Dodda Ganesha Temple Book Now

Dodda Basavana Gudi (the Nandhi Temple) is situated in Bull Temple Road, Basavanagudi, area of South Bangalore, part of the largest city of the Indian state of Karnataka. The Hindu temple is inside a park called Bugle Rock.

The bull referred to is a sacred Hindu demi-god, known as Nandi; Nandi is a close devotee and attendant of Shiva. Dodda Basavana Gudi is said to be the biggest temple to Nandi in the world. The stone monolith idol of Nandi is continually covered with new layers of butter, benne in the local language of Kannada. There is an idol of the elephant-headed Hindu deity Ganesha close by.

 

Every year on the last Monday and Tuesday of the Hindu month of Karthika Maasa a groundnut fair is held in the temple premises and groundnut is offered to the deity. This fair is known as 'Kadalekaayi Parishe' in local tongue. Groundnut sellers and devotees throng the place during Kadalekaayi Parishe.

Tipu Sultan's Palace Book Now

Tipu Sultan's Summer Palace, in Bangalore, India, is an example of Indo-Islamic architecture and was the summer residence of the Mysorean ruler Tipu Sultan. Hyder Ali commenced its construction within the walls of the Bangalore Fort, and it was completed during the reign of Tipu Sultan in 1791. After Tipu Sultan's death in the Fourth Anglo-Mysore War, the British Administration used the palace for its Secretariat before moving to Attara Kacheri in 1868. Today the government of Karnataka maintains the palace, which is located at the center of Old Bangalore near the Kalasipalyam bus stand, as a tourist spot.

 

The structure was built entirely teak and stands adorned with pillars, arches and balconies. It is believed that Tipu Sultan used to conduct his durbar (court) from the eastern and western balconies of the upper floor. There are four smaller rooms in the corners of first floor which were Zenana Quarters. There are beautiful floral motifs embellishing the walls of the palace. The site also holds a painting of grand throne visualized by Tipu Sultan himself. Coated with gold sheets and stuck with precious emerald stones, Tipu had vowed never to use it until he completely defeated the British Army. After Tipu Sultan's death, the British dismantled the throne and auctioned its parts as it was too expensive for a single person to buy whole.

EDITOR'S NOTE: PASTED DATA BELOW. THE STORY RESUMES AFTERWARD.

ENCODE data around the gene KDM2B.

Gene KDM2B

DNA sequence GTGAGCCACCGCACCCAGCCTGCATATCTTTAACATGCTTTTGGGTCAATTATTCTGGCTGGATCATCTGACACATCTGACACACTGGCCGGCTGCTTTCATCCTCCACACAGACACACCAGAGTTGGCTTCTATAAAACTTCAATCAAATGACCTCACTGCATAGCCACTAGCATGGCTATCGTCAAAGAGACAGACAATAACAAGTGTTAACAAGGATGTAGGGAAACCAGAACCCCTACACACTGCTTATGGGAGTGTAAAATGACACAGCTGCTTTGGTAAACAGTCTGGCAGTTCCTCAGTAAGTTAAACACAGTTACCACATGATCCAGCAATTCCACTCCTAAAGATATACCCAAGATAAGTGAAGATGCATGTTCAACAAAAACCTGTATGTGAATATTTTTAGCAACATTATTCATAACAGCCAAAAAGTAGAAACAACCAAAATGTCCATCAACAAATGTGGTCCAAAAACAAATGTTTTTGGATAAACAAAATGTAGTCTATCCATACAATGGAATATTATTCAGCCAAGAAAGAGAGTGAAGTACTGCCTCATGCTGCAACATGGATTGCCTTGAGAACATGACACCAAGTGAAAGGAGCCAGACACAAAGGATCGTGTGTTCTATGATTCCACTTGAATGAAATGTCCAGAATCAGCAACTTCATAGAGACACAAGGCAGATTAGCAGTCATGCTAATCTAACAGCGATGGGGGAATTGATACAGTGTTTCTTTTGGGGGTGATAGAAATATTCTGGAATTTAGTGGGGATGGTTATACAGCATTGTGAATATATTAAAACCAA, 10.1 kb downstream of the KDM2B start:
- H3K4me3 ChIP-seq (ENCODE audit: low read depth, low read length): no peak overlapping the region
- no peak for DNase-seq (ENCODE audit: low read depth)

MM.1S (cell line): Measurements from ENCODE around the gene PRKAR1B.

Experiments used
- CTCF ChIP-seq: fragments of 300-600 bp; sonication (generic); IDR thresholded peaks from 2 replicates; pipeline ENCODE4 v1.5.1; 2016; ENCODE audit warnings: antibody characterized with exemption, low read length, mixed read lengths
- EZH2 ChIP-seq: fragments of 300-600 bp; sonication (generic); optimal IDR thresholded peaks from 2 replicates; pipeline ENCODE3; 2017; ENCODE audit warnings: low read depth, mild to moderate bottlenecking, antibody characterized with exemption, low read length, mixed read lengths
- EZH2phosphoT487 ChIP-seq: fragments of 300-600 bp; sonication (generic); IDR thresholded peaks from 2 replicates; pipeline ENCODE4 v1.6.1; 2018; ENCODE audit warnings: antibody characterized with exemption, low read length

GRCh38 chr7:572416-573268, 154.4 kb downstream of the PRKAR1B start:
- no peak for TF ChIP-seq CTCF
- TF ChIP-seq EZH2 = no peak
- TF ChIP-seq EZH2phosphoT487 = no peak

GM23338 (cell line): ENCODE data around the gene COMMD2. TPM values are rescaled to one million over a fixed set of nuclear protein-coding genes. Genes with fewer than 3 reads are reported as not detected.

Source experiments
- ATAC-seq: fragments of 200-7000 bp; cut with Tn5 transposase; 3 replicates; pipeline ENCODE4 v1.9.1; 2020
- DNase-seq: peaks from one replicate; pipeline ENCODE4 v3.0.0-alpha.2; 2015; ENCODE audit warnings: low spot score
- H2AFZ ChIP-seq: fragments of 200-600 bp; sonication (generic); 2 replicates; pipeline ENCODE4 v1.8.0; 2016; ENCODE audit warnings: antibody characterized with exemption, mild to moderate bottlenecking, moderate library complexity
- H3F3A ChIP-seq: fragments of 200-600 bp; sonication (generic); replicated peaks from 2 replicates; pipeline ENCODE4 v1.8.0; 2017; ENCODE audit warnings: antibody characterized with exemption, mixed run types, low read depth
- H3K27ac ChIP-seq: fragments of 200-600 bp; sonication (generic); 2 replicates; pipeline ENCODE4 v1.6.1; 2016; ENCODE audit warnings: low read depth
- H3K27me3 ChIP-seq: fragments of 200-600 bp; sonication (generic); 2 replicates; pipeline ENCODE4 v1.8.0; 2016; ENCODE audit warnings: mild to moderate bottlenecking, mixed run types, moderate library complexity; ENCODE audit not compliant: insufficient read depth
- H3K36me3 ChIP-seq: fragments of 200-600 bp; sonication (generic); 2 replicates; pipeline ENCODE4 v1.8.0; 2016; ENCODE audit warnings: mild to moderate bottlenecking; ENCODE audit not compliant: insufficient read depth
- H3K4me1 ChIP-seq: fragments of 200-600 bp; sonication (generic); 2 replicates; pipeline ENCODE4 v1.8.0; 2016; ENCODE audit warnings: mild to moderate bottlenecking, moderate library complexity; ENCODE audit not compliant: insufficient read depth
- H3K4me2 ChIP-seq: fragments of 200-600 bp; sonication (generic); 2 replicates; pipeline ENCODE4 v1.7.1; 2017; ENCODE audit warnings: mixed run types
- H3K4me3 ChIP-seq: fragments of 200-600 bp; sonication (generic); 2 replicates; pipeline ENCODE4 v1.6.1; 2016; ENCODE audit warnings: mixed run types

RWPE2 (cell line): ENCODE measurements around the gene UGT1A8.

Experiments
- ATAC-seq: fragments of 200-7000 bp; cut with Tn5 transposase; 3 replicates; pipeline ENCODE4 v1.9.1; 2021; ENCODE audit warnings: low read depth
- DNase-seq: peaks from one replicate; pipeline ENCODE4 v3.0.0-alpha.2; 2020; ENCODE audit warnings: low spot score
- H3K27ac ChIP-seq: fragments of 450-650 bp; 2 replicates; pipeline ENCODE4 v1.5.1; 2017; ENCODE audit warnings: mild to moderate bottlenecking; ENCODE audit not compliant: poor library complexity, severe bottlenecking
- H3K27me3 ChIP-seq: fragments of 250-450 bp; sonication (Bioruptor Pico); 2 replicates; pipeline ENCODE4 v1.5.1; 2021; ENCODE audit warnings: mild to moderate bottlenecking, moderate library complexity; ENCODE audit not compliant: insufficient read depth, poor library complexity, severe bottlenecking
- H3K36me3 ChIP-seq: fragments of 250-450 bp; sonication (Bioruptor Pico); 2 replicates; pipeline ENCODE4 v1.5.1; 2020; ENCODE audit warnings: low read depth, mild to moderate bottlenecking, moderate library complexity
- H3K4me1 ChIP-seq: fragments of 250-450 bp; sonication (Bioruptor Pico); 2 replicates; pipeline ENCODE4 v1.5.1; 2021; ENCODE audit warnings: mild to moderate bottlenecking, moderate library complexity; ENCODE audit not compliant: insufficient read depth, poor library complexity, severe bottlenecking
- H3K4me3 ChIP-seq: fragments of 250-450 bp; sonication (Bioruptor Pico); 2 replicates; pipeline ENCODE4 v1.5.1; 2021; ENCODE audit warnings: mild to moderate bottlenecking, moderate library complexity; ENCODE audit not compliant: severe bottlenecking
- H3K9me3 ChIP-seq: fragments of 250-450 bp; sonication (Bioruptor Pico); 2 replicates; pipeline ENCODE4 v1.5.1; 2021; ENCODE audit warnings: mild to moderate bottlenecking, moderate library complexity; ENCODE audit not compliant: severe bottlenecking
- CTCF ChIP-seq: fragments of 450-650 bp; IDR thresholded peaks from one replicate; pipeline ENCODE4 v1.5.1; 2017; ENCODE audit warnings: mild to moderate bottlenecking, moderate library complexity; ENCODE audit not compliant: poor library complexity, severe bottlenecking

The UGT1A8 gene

The rooms in the ground floor have been converted into a small museum showcasing various achievements of Tipu Sultan and his administration. There are newly done portraits of the people and places of that time. There is a replica of Tipu's Tiger, which is in the Victoria and Albert Museum in London. Tipu Sultan's clothes and his crown are present in silver and gold pedestals. The silver vessels given by a general to Hyder Ali is also displayed.

Lalbagh Botanical Garden Book Now

Lalbagh or Lalbagh Botanical Gardens, meaning The Red Garden in English, is a well-known botanical garden in southern Bengaluru, India. It has a famous glass house dating from 1889 which hosts two annual flower shows (26 January and 15 August). Lalbagh houses India's largest collection of tropical plants, has a lake, and is one of the main tourist attractions in Bengaluru. Lal Bagh is also home to a few species of birds. The commonly sighted birds include Myna, Parakeets, Crows, Brahminy Kite, Pond Heron, Common Egret, Kingfisher, Spotted Owlets, Spotted kite, Spotted Pelican, Ducks, Indian Cormorant, Purple Moor Hen etc.

 

History:

 

Hyder Ali commissioned the building of this garden in 1760 but his son, Tipu Sultan, completed it. Hyder Ali decided to create this garden on the lines of the Mughal Gardens that were gaining popularity during his time. Hyder Ali laid out these famous botanical gardens and his son added horticultural wealth to them by importing trees and plants from several countries. Hyder Ali deployed people from Thigala community who were extremely good in gardening. The Lalbagh gardens were commissioned by the 18th century and over the years it acquired India's first lawn-clock and the subcontinent's largest collection of rare plants. A menagerie established in the 1860s was under the charge of G.H. Krumbiegel in 1914. Captain S.S.Flower reported that it included a Court built between 1850 and 1860 having tigers and rhinoceros; an aviary; a monkey house with an orangutan; a paddock with blackbuck, chital, Sambhur deer, barking deer and a pair of emus; a bear house and a peacock enclosure.

 

The Lalbagh gardens are based on the design of the Mughal Gardens that once stood at Sira, at a distance of 120 km from Bengaluru on the main NH4 at Tumkur District in Karnataka. This is amply supported by ASI (Archaeological Survey of India) and other historical records. At that time, Sira was the headquarters of the strategically important southernmost Mughal "suba" (province) of the Deccan before the British Raj.